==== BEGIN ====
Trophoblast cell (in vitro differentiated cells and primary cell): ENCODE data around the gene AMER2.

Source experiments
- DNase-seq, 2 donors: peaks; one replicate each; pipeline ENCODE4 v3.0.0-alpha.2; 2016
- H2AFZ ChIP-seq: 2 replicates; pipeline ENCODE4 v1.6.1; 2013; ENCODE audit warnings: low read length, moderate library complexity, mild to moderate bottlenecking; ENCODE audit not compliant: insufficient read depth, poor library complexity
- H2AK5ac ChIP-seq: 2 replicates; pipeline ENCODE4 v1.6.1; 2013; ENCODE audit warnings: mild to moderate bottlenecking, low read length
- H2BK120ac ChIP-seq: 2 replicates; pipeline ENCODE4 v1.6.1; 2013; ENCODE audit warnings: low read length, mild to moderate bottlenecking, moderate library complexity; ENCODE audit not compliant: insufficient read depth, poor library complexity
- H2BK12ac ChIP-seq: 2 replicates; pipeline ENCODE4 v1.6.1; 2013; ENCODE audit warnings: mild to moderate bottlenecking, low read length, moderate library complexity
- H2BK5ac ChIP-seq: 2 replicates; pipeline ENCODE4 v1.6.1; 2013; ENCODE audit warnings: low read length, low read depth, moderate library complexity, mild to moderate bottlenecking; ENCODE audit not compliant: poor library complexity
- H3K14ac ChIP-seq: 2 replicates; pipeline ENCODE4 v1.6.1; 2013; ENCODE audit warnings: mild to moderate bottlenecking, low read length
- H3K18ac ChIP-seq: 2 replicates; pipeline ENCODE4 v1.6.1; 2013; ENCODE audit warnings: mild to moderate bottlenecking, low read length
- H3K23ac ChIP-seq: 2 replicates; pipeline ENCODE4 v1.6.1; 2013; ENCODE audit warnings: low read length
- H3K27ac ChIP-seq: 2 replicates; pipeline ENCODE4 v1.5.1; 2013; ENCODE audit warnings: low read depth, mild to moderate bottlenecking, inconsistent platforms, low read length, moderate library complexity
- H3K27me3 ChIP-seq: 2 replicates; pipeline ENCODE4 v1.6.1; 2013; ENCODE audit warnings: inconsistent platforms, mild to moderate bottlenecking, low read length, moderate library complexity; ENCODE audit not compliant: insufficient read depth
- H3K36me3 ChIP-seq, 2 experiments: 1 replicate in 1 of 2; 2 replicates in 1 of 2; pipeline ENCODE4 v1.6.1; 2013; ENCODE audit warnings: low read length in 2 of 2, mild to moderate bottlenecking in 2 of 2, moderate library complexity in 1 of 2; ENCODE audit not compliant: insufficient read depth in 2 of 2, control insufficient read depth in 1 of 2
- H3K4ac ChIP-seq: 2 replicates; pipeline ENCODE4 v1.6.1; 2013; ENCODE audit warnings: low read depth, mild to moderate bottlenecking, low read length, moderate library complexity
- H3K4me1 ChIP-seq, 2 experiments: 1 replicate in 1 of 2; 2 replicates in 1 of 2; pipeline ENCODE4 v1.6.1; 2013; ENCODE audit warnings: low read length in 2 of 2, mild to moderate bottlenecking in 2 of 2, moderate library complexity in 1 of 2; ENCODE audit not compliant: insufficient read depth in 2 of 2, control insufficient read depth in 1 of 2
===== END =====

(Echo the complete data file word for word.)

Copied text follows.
Trophoblast cell (in vitro differentiated cells and primary cell): ENCODE data around the gene AMER2.

Source experiments
- DNase-seq, 2 donors: peaks; one replicate each; pipeline ENCODE4 v3.0.0-alpha.2; 2016
- H2AFZ ChIP-seq: 2 replicates; pipeline ENCODE4 v1.6.1; 2013; ENCODE audit warnings: low read length, moderate library complexity, mild to moderate bottlenecking; ENCODE audit not compliant: insufficient read depth, poor library complexity
- H2AK5ac ChIP-seq: 2 replicates; pipeline ENCODE4 v1.6.1; 2013; ENCODE audit warnings: mild to moderate bottlenecking, low read length
- H2BK120ac ChIP-seq: 2 replicates; pipeline ENCODE4 v1.6.1; 2013; ENCODE audit warnings: low read length, mild to moderate bottlenecking, moderate library complexity; ENCODE audit not compliant: insufficient read depth, poor library complexity
- H2BK12ac ChIP-seq: 2 replicates; pipeline ENCODE4 v1.6.1; 2013; ENCODE audit warnings: mild to moderate bottlenecking, low read length, moderate library complexity
- H2BK5ac ChIP-seq: 2 replicates; pipeline ENCODE4 v1.6.1; 2013; ENCODE audit warnings: low read length, low read depth, moderate library complexity, mild to moderate bottlenecking; ENCODE audit not compliant: poor library complexity
- H3K14ac ChIP-seq: 2 replicates; pipeline ENCODE4 v1.6.1; 2013; ENCODE audit warnings: mild to moderate bottlenecking, low read length
- H3K18ac ChIP-seq: 2 replicates; pipeline ENCODE4 v1.6.1; 2013; ENCODE audit warnings: mild to moderate bottlenecking, low read length
- H3K23ac ChIP-seq: 2 replicates; pipeline ENCODE4 v1.6.1; 2013; ENCODE audit warnings: low read length
- H3K27ac ChIP-seq: 2 replicates; pipeline ENCODE4 v1.5.1; 2013; ENCODE audit warnings: low read depth, mild to moderate bottlenecking, inconsistent platforms, low read length, moderate library complexity
- H3K27me3 ChIP-seq: 2 replicates; pipeline ENCODE4 v1.6.1; 2013; ENCODE audit warnings: inconsistent platforms, mild to moderate bottlenecking, low read length, moderate library complexity; ENCODE audit not compliant: insufficient read depth
- H3K36me3 ChIP-seq, 2 experiments: 1 replicate in 1 of 2; 2 replicates in 1 of 2; pipeline ENCODE4 v1.6.1; 2013; ENCODE audit warnings: low read length in 2 of 2, mild to moderate bottlenecking in 2 of 2, moderate library complexity in 1 of 2; ENCODE audit not compliant: insufficient read depth in 2 of 2, control insufficient read depth in 1 of 2
- H3K4ac ChIP-seq: 2 replicates; pipeline ENCODE4 v1.6.1; 2013; ENCODE audit warnings: low read depth, mild to moderate bottlenecking, low read length, moderate library complexity
- H3K4me1 ChIP-seq, 2 experiments: 1 replicate in 1 of 2; 2 replicates in 1 of 2; pipeline ENCODE4 v1.6.1; 2013; ENCODE audit warnings: low read length in 2 of 2, mild to moderate bottlenecking in 2 of 2, moderate library complexity in 1 of 2; ENCODE audit not compliant: insufficient read depth in 2 of 2, control insufficient read depth in 1 of 2